LATHAM — On a hot summer night in a stifling apartment over a candy store in Yonkers in 1942, teen-age brothers Jay (Kevin Zuchowski) and Artie (Micah Juman) anxiously await the outcome of a hushed private meeting between their recently widowed dad and their gorgon of a grandmother (Carol Charniga) that is taking place in the next room.
Having recently lost their mother to cancer, the boys’ dad, Eddie (Steven Leifer), has just found a job to alleviate the debt of the hospital bills incurred by their mother’s illness. But the job will require him to travel for almost a year. Eddie is hoping his mother will take care of Jay and Artie while he’s away.
To say that Grandma isn’t too happy about this request may be an understatement. And Jay and Arty aren’t very pleased about this proposed living arrangement either.
Why? This woman who raised their fearful and emotionally frightened dad Eddie, and his dysfunctional and damaged siblings; a petty thug and thief, Louie (Kevin Barhydt), the wheezy and truckling Gert (Pamela O’Connor) and the simple and child-like Bella (Kathleen Carey), may not be the best of babysitters.
Winner of almost every major award when it first premiered in 1990, including the Pulitzer Prize for Drama, Neil Simon’s “Lost in Yonkers” is arguably Simon’s most masterful play.
Rich with heart, Simon weaves his comic gifts into and around a poignant story of loss and longing, and the power of how those emotions can trap and damage. Not strictly as autobiographical as the playwright’s “Brighton Beach Trilogy,” it’s a bit surprising that this play feels his most authentic.
These characters are richly human, drawn with huge scars and baggage and the playwright beautifully balances the wounds and foibles with humor that never oversteps.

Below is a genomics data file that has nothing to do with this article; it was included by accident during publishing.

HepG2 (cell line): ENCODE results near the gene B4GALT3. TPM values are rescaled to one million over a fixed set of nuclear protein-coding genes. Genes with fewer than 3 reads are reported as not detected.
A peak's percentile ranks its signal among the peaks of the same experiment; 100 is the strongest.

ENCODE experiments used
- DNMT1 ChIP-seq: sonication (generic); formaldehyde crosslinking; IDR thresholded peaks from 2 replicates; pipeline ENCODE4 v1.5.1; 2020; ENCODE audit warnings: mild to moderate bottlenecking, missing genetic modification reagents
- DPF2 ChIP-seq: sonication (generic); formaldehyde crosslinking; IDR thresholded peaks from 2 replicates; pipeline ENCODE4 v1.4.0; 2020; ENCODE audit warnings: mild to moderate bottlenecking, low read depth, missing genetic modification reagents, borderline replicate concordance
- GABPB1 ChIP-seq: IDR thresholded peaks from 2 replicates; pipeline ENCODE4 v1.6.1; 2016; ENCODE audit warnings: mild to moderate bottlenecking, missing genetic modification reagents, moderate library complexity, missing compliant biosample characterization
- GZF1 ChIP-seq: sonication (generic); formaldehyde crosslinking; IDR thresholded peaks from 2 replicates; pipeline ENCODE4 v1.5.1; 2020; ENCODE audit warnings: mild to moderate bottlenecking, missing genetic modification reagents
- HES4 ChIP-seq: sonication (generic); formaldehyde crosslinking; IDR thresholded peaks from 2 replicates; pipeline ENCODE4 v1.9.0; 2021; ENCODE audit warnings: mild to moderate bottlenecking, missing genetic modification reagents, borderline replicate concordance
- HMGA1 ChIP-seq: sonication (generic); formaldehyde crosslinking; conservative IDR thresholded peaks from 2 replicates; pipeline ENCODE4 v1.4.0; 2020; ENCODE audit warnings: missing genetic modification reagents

Sensitively directed by Nan Mullenneaux, the production at Curtain Call Theater has assembled a terrific cast of seasoned veterans mixed in with a couple of great up-and-comers.
Charniga manages well to draw the rigid, miserly, emasculating Grandma Kurnitz away from cliché and cartoon, allowing the audience a peek into where those defense mechanisms manifested.
Barhydt gives Louie the right amount of bravado and swagger to impress his nephews but doesn’t disguise the truth. His act-two square-off with Charniga smolders with just the right amount of heat.
O’Connor and Leifer beautifully reveal their characters emotional scars — O’Connor with deft humor and Leifer with subtle scarred pain. Blessed with great comic timing and an innate gift on how to set up a joke, Juman and Zuchowski play off each other like a pair of old Vaudevillians each landing the characters’ comic lines perfectly. Yet never betraying Jay and Arty’s fear of what the future holds for each.
Both offer performances that predict a fine future on the stage for each young actor.
With Bella, Simon has written a brilliant and complex character. Upbeat, yet beaten, positive, yet mindful of what her future may hold, Bella’s awareness and fear of her limitations never overwhelm her innocence, and Carey succeeds in spades. Beaming and blissful with the simplest of Bella’s joys,
Carey becomes fierce when she finally confides her most wanted hope and wish. Bella’s act-two confrontation with her mother is expertly handled by Carey and Charniga and is one of the evening’s highlights.
Added to the success of this production is Curtain Call’s new theater space. Spacious and comfortable, Peter and Carol Max have created a gem of a venue. Intimate yet spacious, it’s well designed and appointed — and has a lot of parking! Go see “Lost in Yonkers” — and the new venue — doubtful you’ll be disappointed.
‘Lost in Yonkers’
WHERE: Curtain Call Theatre, Latham
WHEN: Through Oct. 7
HOW MUCH: $27.50
MORE INFO: 518-877-7529, http:www.curtaincalltheatre.com